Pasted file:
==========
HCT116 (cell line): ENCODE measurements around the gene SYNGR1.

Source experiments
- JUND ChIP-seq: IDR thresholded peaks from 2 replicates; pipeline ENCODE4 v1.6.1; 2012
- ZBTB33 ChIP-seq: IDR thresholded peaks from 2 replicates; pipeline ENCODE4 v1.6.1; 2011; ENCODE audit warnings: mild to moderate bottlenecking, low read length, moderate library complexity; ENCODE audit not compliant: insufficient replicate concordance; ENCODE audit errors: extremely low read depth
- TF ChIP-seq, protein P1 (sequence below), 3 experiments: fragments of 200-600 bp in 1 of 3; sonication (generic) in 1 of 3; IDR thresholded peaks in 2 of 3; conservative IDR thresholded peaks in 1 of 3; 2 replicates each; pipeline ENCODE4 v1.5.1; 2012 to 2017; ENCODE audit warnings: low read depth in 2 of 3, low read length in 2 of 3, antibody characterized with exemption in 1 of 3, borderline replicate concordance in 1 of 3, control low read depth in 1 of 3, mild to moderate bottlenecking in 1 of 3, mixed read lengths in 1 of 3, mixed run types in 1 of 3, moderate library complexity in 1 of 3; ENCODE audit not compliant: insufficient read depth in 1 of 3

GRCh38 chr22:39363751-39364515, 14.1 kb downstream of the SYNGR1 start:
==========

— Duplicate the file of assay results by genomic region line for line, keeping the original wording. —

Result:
HCT116 (cell line): ENCODE measurements around the gene SYNGR1.

Source experiments
- JUND ChIP-seq: IDR thresholded peaks from 2 replicates; pipeline ENCODE4 v1.6.1; 2012
- ZBTB33 ChIP-seq: IDR thresholded peaks from 2 replicates; pipeline ENCODE4 v1.6.1; 2011; ENCODE audit warnings: mild to moderate bottlenecking, low read length, moderate library complexity; ENCODE audit not compliant: insufficient replicate concordance; ENCODE audit errors: extremely low read depth
- TF ChIP-seq, protein P1 (sequence below), 3 experiments: fragments of 200-600 bp in 1 of 3; sonication (generic) in 1 of 3; IDR thresholded peaks in 2 of 3; conservative IDR thresholded peaks in 1 of 3; 2 replicates each; pipeline ENCODE4 v1.5.1; 2012 to 2017; ENCODE audit warnings: low read depth in 2 of 3, low read length in 2 of 3, antibody characterized with exemption in 1 of 3, borderline replicate concordance in 1 of 3, control low read depth in 1 of 3, mild to moderate bottlenecking in 1 of 3, mixed read lengths in 1 of 3, mixed run types in 1 of 3, moderate library complexity in 1 of 3; ENCODE audit not compliant: insufficient read depth in 1 of 3

GRCh38 chr22:39363751-39364515, 14.1 kb downstream of the SYNGR1 start: